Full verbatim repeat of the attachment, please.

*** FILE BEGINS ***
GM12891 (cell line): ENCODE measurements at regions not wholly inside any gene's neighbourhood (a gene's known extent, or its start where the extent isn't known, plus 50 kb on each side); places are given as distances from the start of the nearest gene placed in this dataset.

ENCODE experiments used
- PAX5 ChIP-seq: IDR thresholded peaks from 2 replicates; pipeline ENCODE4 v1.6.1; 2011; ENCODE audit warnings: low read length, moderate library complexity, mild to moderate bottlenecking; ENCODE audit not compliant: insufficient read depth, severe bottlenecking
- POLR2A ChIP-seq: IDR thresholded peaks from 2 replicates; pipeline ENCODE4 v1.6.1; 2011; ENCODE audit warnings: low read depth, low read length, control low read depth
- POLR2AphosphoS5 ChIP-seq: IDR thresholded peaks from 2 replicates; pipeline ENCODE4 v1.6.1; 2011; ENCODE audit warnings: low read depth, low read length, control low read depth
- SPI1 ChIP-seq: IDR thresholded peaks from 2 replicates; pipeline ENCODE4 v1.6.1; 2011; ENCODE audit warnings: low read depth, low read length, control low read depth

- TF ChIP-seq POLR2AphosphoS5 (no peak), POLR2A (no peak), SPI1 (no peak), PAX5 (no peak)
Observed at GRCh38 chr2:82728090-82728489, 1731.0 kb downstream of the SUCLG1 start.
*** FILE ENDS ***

GM12891 (cell line): ENCODE measurements at regions not wholly inside any gene's neighbourhood (a gene's known extent, or its start where the extent isn't known, plus 50 kb on each side); places are given as distances from the start of the nearest gene placed in this dataset.

ENCODE experiments used
- PAX5 ChIP-seq: IDR thresholded peaks from 2 replicates; pipeline ENCODE4 v1.6.1; 2011; ENCODE audit warnings: low read length, moderate library complexity, mild to moderate bottlenecking; ENCODE audit not compliant: insufficient read depth, severe bottlenecking
- POLR2A ChIP-seq: IDR thresholded peaks from 2 replicates; pipeline ENCODE4 v1.6.1; 2011; ENCODE audit warnings: low read depth, low read length, control low read depth
- POLR2AphosphoS5 ChIP-seq: IDR thresholded peaks from 2 replicates; pipeline ENCODE4 v1.6.1; 2011; ENCODE audit warnings: low read depth, low read length, control low read depth
- SPI1 ChIP-seq: IDR thresholded peaks from 2 replicates; pipeline ENCODE4 v1.6.1; 2011; ENCODE audit warnings: low read depth, low read length, control low read depth

- TF ChIP-seq POLR2AphosphoS5 (no peak), POLR2A (no peak), SPI1 (no peak), PAX5 (no peak)
Observed at GRCh38 chr2:82728090-82728489, 1731.0 kb downstream of the SUCLG1 start.